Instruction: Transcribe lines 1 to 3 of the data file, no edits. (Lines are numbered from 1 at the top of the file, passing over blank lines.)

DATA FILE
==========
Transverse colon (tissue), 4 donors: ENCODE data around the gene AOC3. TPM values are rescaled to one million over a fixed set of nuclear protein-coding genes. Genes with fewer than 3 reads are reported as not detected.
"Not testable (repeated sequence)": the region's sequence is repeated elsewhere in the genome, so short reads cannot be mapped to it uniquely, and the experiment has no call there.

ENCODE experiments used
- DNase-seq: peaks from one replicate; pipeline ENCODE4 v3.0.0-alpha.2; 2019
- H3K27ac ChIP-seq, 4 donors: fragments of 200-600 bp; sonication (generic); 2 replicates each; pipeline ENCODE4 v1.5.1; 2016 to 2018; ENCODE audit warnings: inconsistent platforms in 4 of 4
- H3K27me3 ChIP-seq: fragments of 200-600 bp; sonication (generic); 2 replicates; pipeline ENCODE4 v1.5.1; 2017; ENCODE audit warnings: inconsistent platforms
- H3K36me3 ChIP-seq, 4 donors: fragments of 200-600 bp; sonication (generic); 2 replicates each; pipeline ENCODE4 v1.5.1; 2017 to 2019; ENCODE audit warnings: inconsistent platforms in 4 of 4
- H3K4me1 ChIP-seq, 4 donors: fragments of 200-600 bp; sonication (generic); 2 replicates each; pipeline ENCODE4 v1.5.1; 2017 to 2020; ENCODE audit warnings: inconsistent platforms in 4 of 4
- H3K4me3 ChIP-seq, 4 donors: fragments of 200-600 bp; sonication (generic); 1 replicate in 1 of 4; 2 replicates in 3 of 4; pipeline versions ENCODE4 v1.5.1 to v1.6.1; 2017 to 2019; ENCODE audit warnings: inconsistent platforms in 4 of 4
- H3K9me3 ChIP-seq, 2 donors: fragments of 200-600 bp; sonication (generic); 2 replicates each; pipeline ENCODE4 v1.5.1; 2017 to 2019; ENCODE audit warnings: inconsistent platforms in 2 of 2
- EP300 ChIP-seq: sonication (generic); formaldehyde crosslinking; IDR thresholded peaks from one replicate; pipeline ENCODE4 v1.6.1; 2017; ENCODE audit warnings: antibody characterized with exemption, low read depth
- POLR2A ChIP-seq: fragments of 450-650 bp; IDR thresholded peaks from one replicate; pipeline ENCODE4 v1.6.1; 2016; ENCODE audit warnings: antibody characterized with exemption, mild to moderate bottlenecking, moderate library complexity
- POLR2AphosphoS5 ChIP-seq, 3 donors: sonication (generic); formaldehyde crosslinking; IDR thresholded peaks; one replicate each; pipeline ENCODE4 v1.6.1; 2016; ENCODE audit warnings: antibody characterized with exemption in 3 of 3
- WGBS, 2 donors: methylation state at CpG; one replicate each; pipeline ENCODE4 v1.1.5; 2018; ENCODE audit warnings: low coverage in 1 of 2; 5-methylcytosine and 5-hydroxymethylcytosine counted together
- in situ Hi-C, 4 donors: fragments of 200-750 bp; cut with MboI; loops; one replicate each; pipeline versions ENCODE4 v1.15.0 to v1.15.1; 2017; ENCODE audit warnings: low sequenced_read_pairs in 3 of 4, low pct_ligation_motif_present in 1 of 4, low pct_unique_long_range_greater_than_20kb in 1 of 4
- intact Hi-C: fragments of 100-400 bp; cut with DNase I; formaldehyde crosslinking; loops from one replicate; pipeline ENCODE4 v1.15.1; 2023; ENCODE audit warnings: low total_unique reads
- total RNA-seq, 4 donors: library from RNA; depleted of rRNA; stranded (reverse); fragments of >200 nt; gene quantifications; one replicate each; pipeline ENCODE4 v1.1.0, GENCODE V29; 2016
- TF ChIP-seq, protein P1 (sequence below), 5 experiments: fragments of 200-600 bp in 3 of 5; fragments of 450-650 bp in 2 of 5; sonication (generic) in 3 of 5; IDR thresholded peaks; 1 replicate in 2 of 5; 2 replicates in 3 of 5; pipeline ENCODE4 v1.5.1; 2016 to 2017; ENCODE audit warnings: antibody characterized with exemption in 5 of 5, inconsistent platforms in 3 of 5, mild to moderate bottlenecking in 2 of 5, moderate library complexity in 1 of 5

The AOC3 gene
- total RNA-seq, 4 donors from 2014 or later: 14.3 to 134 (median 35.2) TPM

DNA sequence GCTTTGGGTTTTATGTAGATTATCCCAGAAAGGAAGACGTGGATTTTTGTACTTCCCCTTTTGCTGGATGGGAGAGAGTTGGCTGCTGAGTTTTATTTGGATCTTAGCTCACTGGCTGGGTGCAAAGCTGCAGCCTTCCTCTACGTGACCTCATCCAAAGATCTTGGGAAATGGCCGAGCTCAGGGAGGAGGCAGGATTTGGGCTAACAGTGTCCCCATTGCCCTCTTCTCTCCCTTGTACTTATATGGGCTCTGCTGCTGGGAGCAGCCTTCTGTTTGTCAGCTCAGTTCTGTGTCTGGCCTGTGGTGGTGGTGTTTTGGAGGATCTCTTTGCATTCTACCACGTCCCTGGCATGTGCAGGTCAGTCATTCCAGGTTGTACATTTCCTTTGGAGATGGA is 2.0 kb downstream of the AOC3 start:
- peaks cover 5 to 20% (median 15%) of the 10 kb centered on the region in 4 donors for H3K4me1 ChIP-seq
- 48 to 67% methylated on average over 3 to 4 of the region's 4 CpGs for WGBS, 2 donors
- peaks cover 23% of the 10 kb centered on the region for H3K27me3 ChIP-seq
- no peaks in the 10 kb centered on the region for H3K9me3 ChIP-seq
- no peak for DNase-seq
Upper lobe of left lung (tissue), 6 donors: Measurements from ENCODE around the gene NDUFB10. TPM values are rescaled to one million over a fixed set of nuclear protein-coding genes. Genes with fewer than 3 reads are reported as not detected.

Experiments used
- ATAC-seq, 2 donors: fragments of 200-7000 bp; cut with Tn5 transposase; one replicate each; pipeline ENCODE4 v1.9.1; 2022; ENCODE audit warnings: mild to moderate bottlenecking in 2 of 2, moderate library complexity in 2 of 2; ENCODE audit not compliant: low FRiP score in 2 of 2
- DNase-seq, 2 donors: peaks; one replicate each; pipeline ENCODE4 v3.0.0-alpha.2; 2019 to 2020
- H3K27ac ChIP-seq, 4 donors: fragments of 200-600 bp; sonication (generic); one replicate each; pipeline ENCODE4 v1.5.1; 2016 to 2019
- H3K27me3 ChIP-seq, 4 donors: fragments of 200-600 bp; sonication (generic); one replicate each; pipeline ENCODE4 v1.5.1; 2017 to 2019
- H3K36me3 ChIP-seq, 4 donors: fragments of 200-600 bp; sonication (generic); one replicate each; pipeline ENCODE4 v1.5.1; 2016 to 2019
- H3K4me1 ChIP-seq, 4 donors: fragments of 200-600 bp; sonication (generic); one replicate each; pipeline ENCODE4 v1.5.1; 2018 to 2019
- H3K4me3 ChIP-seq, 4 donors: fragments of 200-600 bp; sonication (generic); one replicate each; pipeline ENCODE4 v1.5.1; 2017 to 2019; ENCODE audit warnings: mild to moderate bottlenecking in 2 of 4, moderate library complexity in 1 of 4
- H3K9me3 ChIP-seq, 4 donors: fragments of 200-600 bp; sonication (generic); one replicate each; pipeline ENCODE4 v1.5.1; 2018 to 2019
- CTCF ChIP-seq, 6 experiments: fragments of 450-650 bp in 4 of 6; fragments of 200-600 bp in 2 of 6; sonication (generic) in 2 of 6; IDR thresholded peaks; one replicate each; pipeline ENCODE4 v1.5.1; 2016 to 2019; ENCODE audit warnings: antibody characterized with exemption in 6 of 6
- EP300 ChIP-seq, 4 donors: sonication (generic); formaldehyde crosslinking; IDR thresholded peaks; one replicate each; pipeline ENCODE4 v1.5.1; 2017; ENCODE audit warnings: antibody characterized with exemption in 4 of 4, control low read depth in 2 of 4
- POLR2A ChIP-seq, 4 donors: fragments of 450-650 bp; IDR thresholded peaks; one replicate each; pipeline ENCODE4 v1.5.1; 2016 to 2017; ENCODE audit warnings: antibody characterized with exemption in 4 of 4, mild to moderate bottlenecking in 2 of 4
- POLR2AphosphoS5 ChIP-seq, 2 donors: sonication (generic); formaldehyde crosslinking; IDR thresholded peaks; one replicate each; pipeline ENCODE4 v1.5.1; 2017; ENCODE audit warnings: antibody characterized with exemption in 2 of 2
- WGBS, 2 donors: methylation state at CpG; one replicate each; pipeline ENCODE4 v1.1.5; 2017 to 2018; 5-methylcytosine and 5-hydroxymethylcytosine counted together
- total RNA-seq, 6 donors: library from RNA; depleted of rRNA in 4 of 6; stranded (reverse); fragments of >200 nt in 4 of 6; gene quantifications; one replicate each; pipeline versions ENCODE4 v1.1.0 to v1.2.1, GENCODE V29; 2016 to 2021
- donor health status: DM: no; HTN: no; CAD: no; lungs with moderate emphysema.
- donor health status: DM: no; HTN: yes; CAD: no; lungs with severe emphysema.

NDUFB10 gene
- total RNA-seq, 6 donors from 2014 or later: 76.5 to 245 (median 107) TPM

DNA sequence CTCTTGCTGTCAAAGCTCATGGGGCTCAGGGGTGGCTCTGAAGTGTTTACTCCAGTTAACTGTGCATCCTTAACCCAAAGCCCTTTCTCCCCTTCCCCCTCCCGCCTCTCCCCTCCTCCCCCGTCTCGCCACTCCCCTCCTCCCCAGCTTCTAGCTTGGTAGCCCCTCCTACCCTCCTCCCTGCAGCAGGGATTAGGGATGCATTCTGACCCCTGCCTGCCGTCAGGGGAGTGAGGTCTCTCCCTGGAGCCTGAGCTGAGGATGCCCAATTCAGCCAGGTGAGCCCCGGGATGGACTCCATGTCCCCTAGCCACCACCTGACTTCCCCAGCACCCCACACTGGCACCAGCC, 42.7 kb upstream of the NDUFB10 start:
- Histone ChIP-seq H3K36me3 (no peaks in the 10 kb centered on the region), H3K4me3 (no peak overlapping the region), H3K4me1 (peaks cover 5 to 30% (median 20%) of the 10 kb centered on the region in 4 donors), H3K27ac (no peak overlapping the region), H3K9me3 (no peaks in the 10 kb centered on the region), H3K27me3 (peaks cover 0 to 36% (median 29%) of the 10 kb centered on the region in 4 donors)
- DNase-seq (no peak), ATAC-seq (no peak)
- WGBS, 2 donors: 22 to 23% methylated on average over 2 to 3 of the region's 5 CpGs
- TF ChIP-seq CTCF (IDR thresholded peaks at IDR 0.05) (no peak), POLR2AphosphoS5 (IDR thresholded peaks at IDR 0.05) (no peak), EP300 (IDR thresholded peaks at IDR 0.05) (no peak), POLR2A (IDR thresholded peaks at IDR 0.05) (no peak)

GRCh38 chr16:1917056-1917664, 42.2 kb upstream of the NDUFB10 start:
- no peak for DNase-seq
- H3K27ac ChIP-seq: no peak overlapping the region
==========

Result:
Transverse colon (tissue), 4 donors: ENCODE data around the gene AOC3. TPM values are rescaled to one million over a fixed set of nuclear protein-coding genes. Genes with fewer than 3 reads are reported as not detected.
"Not testable (repeated sequence)": the region's sequence is repeated elsewhere in the genome, so short reads cannot be mapped to it uniquely, and the experiment has no call there.

ENCODE experiments used